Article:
New heat warnings were issued for much of the country Monday after a weekend heat wave spawned violent storms across the East Coast, killing at least 17 people and injuring dozens more.
On Friday night, fierce winds uprooted trees, throwing them onto homes, cars and power lines, knocking out power to millions of homes.
The effects of the violent storms are still being felt along the East Coast, with nearly 3 million still without power.
For some it could be a full week before power is restored, leaving them to suffer through the blistering heat wave with no air conditioning.
"It's aggravating; it's frustrating," one windstorm victim said. "The best thing you try to do is keep everybody cool and we just stick together."
"We have a pool so we're able to go and cool off a little bit, but it's been a struggle," said John Cavolowsky, one of the millions of East Coast residents to lose power to his home.
Virginia Gov. Bob McDonnell called it the worst non-hurricane damage his state has ever seen.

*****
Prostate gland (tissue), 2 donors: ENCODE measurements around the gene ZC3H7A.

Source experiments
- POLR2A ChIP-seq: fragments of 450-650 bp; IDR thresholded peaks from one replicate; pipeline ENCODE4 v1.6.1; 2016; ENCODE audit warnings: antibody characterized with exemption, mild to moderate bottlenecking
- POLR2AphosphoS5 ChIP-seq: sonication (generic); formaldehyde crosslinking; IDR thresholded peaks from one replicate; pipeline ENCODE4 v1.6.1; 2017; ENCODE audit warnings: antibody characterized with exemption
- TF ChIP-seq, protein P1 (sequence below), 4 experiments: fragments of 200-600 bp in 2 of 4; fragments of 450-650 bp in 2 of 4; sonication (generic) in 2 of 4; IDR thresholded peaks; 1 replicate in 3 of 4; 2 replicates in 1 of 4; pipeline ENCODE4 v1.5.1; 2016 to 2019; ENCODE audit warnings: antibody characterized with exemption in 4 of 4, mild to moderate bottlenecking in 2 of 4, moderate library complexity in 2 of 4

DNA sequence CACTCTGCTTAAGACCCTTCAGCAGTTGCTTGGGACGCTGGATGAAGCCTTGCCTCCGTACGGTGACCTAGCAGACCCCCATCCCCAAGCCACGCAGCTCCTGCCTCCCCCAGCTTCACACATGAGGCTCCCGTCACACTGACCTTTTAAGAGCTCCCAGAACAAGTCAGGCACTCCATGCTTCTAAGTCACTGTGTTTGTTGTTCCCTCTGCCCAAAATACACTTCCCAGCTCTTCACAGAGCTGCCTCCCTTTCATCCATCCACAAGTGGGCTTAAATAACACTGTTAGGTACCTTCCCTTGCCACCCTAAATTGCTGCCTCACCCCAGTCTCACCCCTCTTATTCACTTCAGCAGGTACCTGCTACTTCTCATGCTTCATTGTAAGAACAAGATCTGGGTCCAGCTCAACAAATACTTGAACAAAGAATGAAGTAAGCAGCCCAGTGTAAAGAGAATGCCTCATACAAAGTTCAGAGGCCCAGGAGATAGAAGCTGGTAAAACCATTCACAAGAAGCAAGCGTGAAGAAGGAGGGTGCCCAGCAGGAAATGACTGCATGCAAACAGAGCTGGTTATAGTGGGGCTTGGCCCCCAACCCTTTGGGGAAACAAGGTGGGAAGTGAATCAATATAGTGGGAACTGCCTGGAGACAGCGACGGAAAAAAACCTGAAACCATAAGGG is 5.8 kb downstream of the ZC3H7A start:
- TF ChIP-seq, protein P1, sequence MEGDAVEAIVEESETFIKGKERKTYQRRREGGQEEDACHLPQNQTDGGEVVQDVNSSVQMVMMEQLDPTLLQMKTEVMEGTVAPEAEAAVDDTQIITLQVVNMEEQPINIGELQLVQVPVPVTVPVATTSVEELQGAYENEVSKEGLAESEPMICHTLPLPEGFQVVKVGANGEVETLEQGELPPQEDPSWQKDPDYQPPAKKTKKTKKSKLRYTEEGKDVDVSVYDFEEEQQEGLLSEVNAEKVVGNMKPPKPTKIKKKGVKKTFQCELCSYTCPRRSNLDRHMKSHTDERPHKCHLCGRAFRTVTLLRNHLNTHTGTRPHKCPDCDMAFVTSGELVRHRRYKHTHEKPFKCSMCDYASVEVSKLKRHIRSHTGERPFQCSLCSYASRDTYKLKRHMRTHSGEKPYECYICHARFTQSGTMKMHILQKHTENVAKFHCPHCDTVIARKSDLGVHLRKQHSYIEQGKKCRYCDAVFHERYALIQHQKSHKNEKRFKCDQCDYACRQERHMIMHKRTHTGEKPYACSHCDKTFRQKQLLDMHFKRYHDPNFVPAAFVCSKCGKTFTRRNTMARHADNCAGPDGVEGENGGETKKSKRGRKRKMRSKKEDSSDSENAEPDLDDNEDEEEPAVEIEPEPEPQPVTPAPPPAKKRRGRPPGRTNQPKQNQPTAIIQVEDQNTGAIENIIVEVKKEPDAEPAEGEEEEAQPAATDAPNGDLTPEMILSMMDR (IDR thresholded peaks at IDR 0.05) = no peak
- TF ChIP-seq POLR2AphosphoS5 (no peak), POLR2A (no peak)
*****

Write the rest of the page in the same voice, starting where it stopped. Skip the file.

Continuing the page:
"This is going to be a while to get power restored in Virginia and I can't emphasize that enough," McDonnell said.
A state of emergency has been declared in Virginia, Washington, D.C., and Ohio, but seven states are still struggling to get power restored. Linemen from Texas are driving in to help the power crews.
Following a weekend without power, some employees in the storm-damaged areas have been given the option to stay home. Authorities hope that may help alleviate potential problems on the roads as many traffic signals still aren't working.
Meanwhile, another round of storms is heading toward the already battered mid-Atlantic region.
The National Weather Service said this new line of storms doesn't look as severe as the weekend storms. Nevertheless, a severe thunderstorm watch is posted for much of Virginia, West Virginia, and Kentucky.